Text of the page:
the edited section would look like this:
Swap files in Btrfs are supported since Linux kernel 5.0. The proper way to initialize a swap file (see also ) is to first create a non-snapshotted subvolume (for example Template:Id) to host the file, cd into its directory, then create a zero length file, set the
No_COW attribute on it with chattr, and make sure compression is disabled:
# btrfs subvolume create /swap # cd /swap # truncate -s 0 ./swapfile # chattr +C ./swapfile # btrfs property set ./swapfile compression none # fallocate -l 2G swapfile # chmod 600 ./swapfile # mkswap ./swapfile # swapon ./swapfile
Finally, edit the fstab configuration to add an entry for the swap file:
/swapfile none swap <proper options for btrfs?> 0 0
Note that only three commands are similar (but not identical, since the swapfile is in a subfolder where the subvolume is mounted) to the Swap#Swap_file_creation page. Therefore, I suggest to have the full instructions here and change the Swap#Swap_file_creation page to link here in the first note about btrfs and remove the second note about btrfs.
Note that the second note on the Swap#Swap_file_creation page tells us that we should not forget to add the created subvolume to the list as well, and remove the discard,autodefrag and compression options. However, this note conflicts with the btrfs man page which recommends
/path/swapfile none swap defaults 0 0
Which options should we state here?
- The removal of mount options refers to the btrfs (sub)volume mounted via fstab. In my fstab, there's this line:
UUID=<btrfs filesystem UUID> /mnt/swap btrfs <your typical mount options minus discard,autodefrag,compression>,subvolid=<id>,subvol=/<path> 0 0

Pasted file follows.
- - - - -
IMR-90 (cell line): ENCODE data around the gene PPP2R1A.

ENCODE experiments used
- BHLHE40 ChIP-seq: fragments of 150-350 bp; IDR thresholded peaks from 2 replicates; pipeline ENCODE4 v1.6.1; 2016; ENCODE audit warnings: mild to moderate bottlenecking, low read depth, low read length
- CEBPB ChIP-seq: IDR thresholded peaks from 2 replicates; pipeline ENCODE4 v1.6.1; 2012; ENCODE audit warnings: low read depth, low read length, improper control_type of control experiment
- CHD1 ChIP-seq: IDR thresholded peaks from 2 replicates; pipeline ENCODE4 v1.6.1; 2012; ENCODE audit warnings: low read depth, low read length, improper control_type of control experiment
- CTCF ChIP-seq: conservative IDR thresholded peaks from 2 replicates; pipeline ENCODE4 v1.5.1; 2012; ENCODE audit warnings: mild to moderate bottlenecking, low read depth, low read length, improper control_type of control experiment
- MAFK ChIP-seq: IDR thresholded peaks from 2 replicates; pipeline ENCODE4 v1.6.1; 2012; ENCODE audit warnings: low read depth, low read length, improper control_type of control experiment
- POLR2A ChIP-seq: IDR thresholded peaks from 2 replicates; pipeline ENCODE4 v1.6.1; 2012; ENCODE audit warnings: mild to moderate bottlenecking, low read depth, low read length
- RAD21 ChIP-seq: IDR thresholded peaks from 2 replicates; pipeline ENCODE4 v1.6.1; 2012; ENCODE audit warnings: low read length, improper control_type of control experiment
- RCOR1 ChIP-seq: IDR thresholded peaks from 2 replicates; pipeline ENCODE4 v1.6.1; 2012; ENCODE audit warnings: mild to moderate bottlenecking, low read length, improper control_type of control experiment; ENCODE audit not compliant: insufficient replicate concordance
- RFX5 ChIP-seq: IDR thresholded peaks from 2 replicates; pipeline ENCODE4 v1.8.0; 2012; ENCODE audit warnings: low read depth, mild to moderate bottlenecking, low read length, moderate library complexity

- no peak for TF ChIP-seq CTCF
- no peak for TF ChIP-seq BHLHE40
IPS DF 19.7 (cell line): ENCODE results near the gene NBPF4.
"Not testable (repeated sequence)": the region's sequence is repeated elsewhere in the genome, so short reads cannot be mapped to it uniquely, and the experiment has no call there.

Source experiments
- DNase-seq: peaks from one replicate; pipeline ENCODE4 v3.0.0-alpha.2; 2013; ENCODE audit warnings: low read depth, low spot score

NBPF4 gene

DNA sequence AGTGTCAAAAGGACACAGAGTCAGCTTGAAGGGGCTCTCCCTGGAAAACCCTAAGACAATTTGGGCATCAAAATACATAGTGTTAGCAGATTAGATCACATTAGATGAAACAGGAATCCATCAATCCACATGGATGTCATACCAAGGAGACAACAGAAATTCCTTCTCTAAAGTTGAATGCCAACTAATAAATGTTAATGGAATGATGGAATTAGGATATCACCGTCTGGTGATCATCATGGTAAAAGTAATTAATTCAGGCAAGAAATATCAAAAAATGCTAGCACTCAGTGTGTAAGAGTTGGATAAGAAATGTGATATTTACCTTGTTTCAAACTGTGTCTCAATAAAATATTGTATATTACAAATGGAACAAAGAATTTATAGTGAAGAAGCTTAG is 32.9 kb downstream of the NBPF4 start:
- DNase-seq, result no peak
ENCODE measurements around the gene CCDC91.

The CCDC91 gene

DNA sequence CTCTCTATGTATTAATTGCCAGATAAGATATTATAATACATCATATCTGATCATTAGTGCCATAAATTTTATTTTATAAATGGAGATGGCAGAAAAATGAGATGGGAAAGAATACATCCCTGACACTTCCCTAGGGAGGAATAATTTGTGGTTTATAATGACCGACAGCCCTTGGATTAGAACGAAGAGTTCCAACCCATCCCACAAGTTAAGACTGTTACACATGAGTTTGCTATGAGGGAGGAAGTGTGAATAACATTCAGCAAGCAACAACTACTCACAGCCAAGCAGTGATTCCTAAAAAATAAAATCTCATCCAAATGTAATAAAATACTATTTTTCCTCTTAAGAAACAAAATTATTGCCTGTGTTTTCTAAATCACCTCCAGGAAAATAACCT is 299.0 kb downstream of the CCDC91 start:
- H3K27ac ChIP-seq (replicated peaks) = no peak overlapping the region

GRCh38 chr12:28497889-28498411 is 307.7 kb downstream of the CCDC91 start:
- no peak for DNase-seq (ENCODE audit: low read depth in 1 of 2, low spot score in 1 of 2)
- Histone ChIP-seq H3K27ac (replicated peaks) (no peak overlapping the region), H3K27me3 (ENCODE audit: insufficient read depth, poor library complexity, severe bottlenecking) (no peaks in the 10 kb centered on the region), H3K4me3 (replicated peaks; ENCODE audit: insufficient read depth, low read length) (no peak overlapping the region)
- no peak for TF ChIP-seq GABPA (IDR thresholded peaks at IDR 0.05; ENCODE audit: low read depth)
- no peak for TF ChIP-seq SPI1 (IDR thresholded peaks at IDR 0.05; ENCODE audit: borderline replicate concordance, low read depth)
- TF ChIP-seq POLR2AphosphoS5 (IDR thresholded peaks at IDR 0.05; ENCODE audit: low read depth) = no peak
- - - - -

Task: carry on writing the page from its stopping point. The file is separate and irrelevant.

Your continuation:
- The subvolume should be created one way:
# btrfs subvolume create swap
- In my case, I ran this command in a directory called "__active" in my btrfs filesystem's root and ran
# btrfs subvolume list .
- which gave me the result:
ID 256 gen 11643 top level 5 path __active/swap
- So, ID and path should be inserted into the fstab above.
- Afterwards, you simply do the usual, existing steps to create a swapfile within said swap subvolume.
- Yes, you should still use dd! It's the only way to make sure the swap file is a continuous file! Furthermore, with your change, you currently suggest to do no allocation of the swap file at all, which means you have a file of a size of zero, causing mkswap to rightfully tell you:
mkswap: error: swap area needs to be at least 40 KiB
- And finally, the next line to put into fstab is:
/mnt/swap/swapfile none swap 0 0
- KescherArch (talk) 13:14, 27 December 2021 (UTC)
Swap files on Btrfs are supported since Linux 5.0 on files with nocow attribute. See the btrfs(5) manual page for more details.
Why the warning in Btrfs#Partitionless_Btrfs_disk?
The mentioned section starts off with a vague but threatening warning:
> Most users do not want this type of setup and instead should install Btrfs on a regular partition. Furthermore, GRUB strongly discourages installation to a partitionless disk.
The first sentence raises more questions than it answers:
1. Why do most users not want this setup?
2. In what cases is one or the other more appropriate?
The second sentence is weird because not everyone uses GRUB. Furthermore, not everyone will boot from the partition in question. If no one disagrees, I'll delete the sentence.